Piety and the Princeton Theologians

Written by W. Andrew Hoffecker Reviewed By Brace Demarest

Several recent studies have argued that the old Princeton theologians were guilty of a scholasticizing tendency in stressing rational assent to Bible propositions. Hoffecker, Professor of Religion at Grove City College, Pennsylvania, maintains that the old Princeton theology represents a balanced synthesis of right doctrine and warm piety.

In support of his thesis Hoffecker directs attention to the three great Princeton theologians of the nineteenth and early twentieth centuries: Archibald Alexander, Charles Hodge, and B. B. Warfield. Each man is considered from the vantage point of his own religious experience, his systematic writings, and writings of a more devotional nature.

Alexander, who in 1812 came from a Philadelphia pastorate to become Princeton’s first professor, is shown to have placed a high priority on personal communion with Christ through the maintenance of a regular devotional life. It is true that Alexander opposed the emotional excesses of certain contemporary revivalists. Nevertheless, his entire theology was built about an intuitional apprehension of God through the Scriptures. The purpose of the objective Word of truth is to guide and regulate subjective religious experience. According to Hoffecker, it was Alexander’s strong conviction that Presbyterian orthodoxy must be wedded to a vital spiritual piety.

By any standard Charles Hodge was the leading light of the old Princeton school. His theological studies in Europe and his opposition to the subjectivism of Schleiermacher have prompted some to judge that in his commitment to Wissenschaft Hodge lacked religious Gefühl. Yet Hoffecker documents the fact that Hodge enjoyed a vital relation to Christ and that through his extensive preaching ministry he ministered experimentally the things of God to large numbers of people. Hodge’s systematic writings followed Scottish philosophy and the method of induction, whereby theological conclusions were drawn from the data of Scripture. Consequently Hodge viewed theology as a science. Yet Hoffecker shows that Hodge’s theological method required that the facts of religious experience should be admitted along with the objective facts of Scripture. Hodge thus strove for both a theology of the Word and a theology of the religious affections. Only, unlike Schleiermacher, Hodge’s religious sentiments must not be at odds with the objective word of Holy Writ. Thus Hoffecker shows that in Hodge as in Alexander scientific theology is complemented by a rich personal experience of God through the Holy Spirit.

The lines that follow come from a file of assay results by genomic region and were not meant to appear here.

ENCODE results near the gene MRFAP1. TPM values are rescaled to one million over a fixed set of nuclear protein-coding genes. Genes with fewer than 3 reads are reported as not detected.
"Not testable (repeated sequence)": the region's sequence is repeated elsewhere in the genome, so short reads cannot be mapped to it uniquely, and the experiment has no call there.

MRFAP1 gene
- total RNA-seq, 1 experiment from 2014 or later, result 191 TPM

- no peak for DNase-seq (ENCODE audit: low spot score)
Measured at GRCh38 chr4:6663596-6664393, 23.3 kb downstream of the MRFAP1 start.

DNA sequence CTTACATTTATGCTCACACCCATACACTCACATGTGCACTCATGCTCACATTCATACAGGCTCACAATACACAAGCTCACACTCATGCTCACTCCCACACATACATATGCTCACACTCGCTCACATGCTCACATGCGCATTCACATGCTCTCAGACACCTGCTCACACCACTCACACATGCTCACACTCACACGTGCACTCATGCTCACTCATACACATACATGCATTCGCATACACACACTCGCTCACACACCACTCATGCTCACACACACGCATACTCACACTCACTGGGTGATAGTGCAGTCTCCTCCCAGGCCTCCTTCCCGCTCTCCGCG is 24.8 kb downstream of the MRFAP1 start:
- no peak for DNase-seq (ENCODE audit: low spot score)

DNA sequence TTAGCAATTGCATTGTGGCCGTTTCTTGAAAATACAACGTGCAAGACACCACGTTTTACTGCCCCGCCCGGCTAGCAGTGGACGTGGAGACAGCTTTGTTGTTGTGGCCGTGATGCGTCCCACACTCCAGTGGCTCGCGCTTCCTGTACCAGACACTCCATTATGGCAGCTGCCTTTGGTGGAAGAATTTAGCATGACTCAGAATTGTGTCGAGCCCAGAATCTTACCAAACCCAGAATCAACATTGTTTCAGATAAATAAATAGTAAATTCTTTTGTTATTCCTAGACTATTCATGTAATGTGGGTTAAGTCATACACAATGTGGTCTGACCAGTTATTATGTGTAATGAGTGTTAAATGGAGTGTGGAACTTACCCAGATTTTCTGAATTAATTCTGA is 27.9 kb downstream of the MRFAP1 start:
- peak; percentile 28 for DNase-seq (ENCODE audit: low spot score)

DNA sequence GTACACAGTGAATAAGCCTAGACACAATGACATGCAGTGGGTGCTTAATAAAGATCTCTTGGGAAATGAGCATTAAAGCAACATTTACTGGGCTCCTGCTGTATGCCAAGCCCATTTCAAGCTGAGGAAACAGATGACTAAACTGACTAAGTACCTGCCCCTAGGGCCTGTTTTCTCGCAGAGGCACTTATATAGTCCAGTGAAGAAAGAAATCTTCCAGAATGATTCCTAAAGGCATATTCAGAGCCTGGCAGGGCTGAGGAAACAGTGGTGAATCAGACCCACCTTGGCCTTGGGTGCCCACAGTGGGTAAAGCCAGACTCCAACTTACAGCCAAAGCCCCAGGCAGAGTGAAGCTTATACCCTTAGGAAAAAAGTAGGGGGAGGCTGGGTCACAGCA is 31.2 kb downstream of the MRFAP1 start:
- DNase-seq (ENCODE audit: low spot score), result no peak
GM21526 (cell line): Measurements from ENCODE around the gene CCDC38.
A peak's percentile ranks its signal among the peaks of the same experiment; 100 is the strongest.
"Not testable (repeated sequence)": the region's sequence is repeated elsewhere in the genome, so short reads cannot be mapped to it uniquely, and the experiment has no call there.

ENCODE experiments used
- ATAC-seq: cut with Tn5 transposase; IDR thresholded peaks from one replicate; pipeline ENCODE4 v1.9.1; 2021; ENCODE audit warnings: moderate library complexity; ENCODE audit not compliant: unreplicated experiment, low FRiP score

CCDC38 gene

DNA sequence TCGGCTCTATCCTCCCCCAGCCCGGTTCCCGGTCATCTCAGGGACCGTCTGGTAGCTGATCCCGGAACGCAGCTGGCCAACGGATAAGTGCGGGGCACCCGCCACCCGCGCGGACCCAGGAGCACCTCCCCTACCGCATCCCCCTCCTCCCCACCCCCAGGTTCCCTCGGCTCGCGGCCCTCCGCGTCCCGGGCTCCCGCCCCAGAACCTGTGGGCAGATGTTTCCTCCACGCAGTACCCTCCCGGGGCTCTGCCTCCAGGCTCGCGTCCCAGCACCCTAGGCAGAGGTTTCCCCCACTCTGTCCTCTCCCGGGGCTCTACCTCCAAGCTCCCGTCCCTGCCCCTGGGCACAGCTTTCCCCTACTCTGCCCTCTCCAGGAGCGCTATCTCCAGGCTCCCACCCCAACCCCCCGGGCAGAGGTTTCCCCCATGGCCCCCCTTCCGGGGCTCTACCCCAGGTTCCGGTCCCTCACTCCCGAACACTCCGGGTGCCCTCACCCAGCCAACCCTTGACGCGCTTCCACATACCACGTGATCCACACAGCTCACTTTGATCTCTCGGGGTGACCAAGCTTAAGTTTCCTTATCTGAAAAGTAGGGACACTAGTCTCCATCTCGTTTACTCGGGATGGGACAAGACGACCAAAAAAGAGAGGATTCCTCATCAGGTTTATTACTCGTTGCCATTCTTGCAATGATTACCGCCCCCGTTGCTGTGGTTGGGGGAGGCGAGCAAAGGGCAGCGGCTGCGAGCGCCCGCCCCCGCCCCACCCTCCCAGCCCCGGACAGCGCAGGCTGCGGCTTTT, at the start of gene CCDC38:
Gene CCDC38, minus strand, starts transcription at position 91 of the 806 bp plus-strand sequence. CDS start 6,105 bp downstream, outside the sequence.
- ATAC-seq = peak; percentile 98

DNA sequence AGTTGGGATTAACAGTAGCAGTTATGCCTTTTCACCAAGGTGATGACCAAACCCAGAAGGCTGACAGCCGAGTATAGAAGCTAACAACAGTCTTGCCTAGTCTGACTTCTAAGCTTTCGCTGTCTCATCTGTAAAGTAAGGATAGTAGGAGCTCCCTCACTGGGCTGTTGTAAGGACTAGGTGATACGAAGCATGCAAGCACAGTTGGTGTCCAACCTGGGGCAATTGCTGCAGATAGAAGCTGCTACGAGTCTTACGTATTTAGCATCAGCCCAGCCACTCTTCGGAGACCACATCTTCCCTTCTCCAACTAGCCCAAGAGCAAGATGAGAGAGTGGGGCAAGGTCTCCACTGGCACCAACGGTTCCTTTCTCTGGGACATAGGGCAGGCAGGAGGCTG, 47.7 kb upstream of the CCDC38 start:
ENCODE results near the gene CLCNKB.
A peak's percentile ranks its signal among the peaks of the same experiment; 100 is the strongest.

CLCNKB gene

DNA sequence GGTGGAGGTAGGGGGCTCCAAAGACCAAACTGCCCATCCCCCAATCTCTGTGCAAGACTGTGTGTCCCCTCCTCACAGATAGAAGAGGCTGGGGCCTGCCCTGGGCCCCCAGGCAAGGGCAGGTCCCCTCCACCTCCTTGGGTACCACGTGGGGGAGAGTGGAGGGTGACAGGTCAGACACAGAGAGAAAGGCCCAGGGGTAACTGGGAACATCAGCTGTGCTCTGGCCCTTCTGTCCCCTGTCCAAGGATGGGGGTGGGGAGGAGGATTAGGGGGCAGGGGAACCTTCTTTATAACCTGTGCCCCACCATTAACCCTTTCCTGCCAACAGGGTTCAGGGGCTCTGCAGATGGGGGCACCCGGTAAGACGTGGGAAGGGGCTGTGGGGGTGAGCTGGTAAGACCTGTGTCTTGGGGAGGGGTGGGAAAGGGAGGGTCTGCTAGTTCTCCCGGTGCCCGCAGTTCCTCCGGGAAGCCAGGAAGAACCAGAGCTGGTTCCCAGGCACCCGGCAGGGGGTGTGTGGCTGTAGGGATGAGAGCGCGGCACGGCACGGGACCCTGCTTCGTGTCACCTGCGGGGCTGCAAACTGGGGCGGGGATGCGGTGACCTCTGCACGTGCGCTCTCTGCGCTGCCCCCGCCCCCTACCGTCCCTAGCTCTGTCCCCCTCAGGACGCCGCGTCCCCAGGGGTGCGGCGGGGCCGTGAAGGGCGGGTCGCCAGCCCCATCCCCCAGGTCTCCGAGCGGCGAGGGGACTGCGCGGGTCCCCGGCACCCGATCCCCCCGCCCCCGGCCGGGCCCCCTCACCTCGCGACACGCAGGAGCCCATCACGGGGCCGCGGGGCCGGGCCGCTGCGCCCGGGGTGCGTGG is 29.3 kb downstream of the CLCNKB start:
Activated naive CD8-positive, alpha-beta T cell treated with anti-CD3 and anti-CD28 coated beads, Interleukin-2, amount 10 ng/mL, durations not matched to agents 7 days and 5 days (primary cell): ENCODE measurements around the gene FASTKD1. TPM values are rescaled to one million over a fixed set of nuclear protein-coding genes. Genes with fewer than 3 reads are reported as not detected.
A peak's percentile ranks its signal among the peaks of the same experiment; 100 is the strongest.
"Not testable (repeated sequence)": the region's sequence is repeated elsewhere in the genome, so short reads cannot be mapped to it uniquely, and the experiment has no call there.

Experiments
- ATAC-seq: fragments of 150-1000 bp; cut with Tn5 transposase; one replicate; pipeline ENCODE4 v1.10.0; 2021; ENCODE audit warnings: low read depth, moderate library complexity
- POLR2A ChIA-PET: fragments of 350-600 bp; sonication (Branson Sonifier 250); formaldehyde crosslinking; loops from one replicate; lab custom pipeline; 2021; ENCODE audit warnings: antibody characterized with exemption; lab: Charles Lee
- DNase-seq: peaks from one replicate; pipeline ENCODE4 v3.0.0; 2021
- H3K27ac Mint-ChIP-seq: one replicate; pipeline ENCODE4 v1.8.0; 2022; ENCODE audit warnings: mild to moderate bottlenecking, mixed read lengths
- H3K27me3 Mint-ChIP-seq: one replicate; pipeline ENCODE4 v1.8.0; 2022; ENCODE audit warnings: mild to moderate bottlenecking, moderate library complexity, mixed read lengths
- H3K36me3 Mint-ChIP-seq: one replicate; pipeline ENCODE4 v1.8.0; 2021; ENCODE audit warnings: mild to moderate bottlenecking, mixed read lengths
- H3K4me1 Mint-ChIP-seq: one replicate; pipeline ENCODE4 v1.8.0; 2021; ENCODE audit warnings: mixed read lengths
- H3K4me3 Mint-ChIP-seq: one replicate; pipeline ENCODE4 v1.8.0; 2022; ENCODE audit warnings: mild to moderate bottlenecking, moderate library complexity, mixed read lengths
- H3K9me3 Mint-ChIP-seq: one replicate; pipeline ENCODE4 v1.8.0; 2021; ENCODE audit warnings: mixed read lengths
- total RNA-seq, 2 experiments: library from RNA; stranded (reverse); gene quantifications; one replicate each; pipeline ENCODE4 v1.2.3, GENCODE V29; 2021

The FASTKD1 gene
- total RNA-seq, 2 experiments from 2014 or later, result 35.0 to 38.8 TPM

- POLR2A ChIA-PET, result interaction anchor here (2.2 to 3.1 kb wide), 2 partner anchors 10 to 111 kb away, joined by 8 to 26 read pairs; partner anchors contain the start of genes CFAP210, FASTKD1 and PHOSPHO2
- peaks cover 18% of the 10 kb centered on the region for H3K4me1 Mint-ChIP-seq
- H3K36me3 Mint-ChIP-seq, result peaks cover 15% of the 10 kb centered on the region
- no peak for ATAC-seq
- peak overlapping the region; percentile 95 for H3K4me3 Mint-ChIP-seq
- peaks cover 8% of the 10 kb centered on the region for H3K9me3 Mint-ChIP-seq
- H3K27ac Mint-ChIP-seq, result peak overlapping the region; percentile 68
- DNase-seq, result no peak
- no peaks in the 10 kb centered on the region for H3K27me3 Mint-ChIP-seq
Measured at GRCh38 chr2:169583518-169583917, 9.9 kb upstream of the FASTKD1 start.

Finally Hoffecker explores whether Warfield, with his intensive commitment to an apologetic method, is not guilty of a scholasticizing tendency. He shows that in the face of the mounting tide of liberal theology late in the nineteenth century Warfield found it necessary to wield the sword of apologetics both to refute opponents and to advance the Christian cause. True, Warfield was an assiduous scholar who lived with his books. Yet Warfield was committed to the ideals of living in communion with God and of being filled at all times with the Holy Spirit. Moreover, for Warfield, apologetics was not an end in itself. Rather apologetics was viewed as but a prolegomenon to theology. And the chief task of theology was the proclamation of the gospel of God’s redemptive grace. Furthermore, Warfield was insistent that no amount of argument could dissuade a person from false allegiances or compel evangelical faith. Only the Holy Spirit operative in the heart could achieve such divine purposes.

Hoffecker acknowledges that in his quest to call forth faith Warfield gave first place to the indicia, whereas Calvin stressed the datum of the testimony of the Holy Spirit. The reason for this reversal of priorities, however, is that in Warfield’s day historic faith was in sufficient decline as to warrant an apologetic appeal to rational arguments invoking the indicia. Yet quite apart from tactics, Warfield was insistent that from beginning to end salvation is all of God through the Spirit. Hence, in terms of the relation between the objective and subjective, Hoffecker concludes that Warfield is far closer to Calvin than to theological scholastics.

Hoffecker has succeeded in large measure in demonstrating that each of the Princeton theologians had a concern for both soundness of doctrine and for vital religious experience. In the case of each, theology and piety were correlative. The reader, as he follows Hoffecker’s expositions of the Princeton divines, is bound to be challenged by the scholarly competence and by the vital relationship with God that each possessed. In terms of these two polarities the old Princeton divines, like their Puritan forebears, have much to teach the church today. Piety and the Princeton Theologians is an important book that is certain to inform the mind and to challenge the heart.

Brace Demarest

Denver Seminary, Denver, Colorado